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Teaching Students to Rely on Synonyms Teaches Bad Writing, Writer Says

Teaching Students to Rely on Synonyms Teaches Bad Writing, Writer Says

Slate senior editor Gabriel Roth understands why teachers want to expand their students’ vocabulary by encouraging rotating synonyms to replace common words like “said” and “thing’ in their writing.

However, Roth argues that this “reasonable pedagogical technique” that many English teachers use has spawned a movement that is actually encouraging bad writing.

Roth remembers a fourth-grade teacher who banned the use of words like get, nice, very and thing to "elevate our writing above the leaden defaults of a 9-year-old’s communicative needs.”

"Defenders of these restricted-word lists might argue that they’re an intermediate step for writers-in-training: First we’ll teach students to vary their vocabulary, and then to modulate their tone appropriately. The problem is that, on the evidence of all those slush piles, step two never takes place, and [ Banish Boring Words author Leilen Shelton’s students go out into the world commanding and boasting and suggesting in the belief that they’re making their writing 'more sophisticated' rather than less."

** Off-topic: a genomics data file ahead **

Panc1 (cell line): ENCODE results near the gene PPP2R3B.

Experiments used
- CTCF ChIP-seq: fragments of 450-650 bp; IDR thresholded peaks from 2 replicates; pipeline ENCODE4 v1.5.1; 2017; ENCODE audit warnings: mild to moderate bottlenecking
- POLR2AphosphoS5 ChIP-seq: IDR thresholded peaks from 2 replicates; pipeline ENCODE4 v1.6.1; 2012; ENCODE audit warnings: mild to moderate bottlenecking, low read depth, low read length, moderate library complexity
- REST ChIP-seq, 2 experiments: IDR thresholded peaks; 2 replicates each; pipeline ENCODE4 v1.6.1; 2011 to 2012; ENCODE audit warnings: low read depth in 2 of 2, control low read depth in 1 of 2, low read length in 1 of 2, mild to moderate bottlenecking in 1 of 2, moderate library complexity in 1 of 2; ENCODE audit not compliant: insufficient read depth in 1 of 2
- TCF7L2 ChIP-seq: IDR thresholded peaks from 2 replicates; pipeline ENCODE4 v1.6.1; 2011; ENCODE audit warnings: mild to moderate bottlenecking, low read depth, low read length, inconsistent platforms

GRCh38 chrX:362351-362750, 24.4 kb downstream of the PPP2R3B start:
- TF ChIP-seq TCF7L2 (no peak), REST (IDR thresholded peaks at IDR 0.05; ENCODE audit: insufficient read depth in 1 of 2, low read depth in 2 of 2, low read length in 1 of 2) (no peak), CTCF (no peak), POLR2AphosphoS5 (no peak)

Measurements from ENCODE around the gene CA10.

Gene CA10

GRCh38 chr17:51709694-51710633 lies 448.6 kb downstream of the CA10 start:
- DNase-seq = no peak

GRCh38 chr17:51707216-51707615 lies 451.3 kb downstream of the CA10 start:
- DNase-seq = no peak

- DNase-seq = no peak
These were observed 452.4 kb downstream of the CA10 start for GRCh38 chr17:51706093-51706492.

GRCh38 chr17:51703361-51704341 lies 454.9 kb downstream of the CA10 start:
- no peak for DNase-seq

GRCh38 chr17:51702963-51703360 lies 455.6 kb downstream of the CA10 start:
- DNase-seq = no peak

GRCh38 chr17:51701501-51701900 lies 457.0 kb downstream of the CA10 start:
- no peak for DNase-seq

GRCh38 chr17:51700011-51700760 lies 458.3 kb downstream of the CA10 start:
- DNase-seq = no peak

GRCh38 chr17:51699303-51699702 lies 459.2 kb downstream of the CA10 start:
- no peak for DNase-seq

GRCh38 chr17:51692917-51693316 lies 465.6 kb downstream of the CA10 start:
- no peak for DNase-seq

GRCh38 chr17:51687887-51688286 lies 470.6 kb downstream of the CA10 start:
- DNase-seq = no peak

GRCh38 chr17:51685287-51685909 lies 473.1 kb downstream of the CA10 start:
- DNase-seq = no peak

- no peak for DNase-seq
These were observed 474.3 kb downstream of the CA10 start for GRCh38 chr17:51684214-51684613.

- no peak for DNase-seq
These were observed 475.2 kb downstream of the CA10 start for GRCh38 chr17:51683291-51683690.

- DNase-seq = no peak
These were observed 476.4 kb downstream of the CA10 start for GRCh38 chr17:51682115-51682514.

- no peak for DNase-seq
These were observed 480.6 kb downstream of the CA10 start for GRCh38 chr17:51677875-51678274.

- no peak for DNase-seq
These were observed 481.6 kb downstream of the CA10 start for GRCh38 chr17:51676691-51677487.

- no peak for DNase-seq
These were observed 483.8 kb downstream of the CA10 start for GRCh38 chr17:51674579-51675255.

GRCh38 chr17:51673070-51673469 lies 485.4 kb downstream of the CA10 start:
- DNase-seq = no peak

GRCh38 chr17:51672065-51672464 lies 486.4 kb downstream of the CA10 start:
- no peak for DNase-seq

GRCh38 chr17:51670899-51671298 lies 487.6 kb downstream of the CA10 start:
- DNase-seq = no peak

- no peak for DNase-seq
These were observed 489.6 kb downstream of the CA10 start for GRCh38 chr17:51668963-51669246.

Though their heart is in the right place, Roth argues that teachers who “correct” perfectly fine sentences to add pizazz to their student’s essays via unnecessary synonyms are “failing as educators.”

"I once tutored a high school student who had written, in a biographical essay, the blameless clause 'After becoming a teacher.' Her own teacher had ‘corrected' the phrase to 'After achieving success as an educator.’ This person was failing as an educator…” Roth said.

Roth isn’t the first writer to speak out recently against aspects of writing education in K-12. Novelist and professor Michael Laser recently blasted K-12 schools for sending students to higher education without knowing how to properly construct sentences.

Read the full story.

Article by Nicole Gorman, Education World Contributor


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